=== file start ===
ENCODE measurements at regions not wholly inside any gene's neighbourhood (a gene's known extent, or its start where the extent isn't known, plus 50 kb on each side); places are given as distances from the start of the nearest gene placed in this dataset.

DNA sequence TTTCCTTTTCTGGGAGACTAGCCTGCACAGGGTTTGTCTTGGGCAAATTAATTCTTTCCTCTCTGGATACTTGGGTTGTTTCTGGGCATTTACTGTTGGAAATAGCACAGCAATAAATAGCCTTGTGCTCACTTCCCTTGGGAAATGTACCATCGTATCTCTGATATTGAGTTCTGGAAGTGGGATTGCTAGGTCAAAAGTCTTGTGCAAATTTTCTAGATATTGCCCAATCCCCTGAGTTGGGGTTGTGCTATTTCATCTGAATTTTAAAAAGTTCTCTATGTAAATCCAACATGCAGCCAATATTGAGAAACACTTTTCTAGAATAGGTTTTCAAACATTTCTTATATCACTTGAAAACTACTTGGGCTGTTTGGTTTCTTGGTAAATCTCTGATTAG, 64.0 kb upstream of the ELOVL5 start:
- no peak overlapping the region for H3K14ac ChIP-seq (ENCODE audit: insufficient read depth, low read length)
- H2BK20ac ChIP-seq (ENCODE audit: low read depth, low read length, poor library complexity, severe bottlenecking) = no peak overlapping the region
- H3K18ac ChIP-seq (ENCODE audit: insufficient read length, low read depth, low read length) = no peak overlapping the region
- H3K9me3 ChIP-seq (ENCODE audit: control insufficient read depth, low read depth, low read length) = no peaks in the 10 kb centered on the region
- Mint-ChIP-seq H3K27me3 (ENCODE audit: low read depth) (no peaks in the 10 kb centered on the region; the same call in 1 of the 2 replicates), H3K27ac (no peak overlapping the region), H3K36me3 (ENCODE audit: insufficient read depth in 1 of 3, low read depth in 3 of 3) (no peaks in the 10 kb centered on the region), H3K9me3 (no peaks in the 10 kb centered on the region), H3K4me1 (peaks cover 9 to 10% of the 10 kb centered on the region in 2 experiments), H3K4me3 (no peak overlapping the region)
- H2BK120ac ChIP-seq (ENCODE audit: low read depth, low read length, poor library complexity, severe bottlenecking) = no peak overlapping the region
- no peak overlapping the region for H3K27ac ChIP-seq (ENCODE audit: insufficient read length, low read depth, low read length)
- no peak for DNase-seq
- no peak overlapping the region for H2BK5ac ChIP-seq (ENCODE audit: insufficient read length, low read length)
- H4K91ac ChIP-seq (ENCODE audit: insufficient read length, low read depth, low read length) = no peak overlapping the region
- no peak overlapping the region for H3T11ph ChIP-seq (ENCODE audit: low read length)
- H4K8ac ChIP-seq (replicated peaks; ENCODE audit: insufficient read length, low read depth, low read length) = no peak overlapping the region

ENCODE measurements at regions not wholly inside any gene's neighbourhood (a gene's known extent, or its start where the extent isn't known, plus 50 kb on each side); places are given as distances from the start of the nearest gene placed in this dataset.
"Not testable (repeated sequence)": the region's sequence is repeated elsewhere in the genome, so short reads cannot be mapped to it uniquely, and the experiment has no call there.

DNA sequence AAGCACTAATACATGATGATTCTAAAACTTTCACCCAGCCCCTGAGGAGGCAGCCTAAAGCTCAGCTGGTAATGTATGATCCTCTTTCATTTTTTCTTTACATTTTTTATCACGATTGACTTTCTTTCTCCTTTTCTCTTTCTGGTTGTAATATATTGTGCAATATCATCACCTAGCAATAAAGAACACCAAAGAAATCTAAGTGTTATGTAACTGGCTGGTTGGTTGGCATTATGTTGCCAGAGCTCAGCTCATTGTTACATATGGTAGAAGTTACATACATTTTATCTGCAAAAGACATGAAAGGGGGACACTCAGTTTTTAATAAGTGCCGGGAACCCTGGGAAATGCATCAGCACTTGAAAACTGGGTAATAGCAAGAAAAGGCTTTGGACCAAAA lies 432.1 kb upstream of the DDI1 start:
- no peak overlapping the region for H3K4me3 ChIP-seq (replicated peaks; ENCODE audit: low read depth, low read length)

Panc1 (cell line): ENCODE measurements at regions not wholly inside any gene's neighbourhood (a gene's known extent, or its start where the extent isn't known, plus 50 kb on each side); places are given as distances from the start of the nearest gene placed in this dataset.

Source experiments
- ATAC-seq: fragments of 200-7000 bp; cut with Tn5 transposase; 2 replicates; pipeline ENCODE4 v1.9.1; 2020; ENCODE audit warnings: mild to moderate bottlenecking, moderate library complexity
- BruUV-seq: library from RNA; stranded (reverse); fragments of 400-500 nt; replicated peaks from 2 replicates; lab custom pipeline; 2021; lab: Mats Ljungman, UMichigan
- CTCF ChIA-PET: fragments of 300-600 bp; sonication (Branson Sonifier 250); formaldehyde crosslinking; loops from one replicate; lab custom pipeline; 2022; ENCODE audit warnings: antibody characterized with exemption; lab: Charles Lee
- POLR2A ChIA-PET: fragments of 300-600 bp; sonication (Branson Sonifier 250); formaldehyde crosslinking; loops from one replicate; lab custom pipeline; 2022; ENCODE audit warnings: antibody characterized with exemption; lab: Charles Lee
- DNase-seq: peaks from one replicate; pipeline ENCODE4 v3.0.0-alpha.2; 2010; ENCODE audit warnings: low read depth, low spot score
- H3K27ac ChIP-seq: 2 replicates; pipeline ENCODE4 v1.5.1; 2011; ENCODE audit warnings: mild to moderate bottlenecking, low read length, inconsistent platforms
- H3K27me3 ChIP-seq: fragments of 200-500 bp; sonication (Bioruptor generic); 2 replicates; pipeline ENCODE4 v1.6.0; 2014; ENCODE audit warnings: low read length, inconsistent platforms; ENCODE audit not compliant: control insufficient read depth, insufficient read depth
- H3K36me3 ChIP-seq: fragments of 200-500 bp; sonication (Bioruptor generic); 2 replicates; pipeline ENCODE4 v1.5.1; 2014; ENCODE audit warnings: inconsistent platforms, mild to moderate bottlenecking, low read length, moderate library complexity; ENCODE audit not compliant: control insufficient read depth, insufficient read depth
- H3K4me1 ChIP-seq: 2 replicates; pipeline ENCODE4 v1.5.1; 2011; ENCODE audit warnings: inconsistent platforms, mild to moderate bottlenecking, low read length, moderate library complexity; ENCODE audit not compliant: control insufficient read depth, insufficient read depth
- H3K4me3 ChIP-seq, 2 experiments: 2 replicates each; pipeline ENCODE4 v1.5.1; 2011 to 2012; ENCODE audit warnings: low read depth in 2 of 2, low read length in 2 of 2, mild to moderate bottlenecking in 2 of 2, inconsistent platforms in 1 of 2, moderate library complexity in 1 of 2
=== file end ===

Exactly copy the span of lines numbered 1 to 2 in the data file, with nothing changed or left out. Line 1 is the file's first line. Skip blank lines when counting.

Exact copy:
ENCODE measurements at regions not wholly inside any gene's neighbourhood (a gene's known extent, or its start where the extent isn't known, plus 50 kb on each side); places are given as distances from the start of the nearest gene placed in this dataset.

DNA sequence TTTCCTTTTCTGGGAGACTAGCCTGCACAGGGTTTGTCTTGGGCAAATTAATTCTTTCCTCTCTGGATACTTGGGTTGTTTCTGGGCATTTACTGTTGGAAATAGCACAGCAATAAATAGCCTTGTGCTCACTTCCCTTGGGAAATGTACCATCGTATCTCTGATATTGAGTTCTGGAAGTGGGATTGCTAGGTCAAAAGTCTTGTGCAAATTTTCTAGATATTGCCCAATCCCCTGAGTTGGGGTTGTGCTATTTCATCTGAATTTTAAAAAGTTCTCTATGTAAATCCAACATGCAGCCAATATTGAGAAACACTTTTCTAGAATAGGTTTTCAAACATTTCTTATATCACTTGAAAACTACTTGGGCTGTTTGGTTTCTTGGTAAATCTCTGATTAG, 64.0 kb upstream of the ELOVL5 start: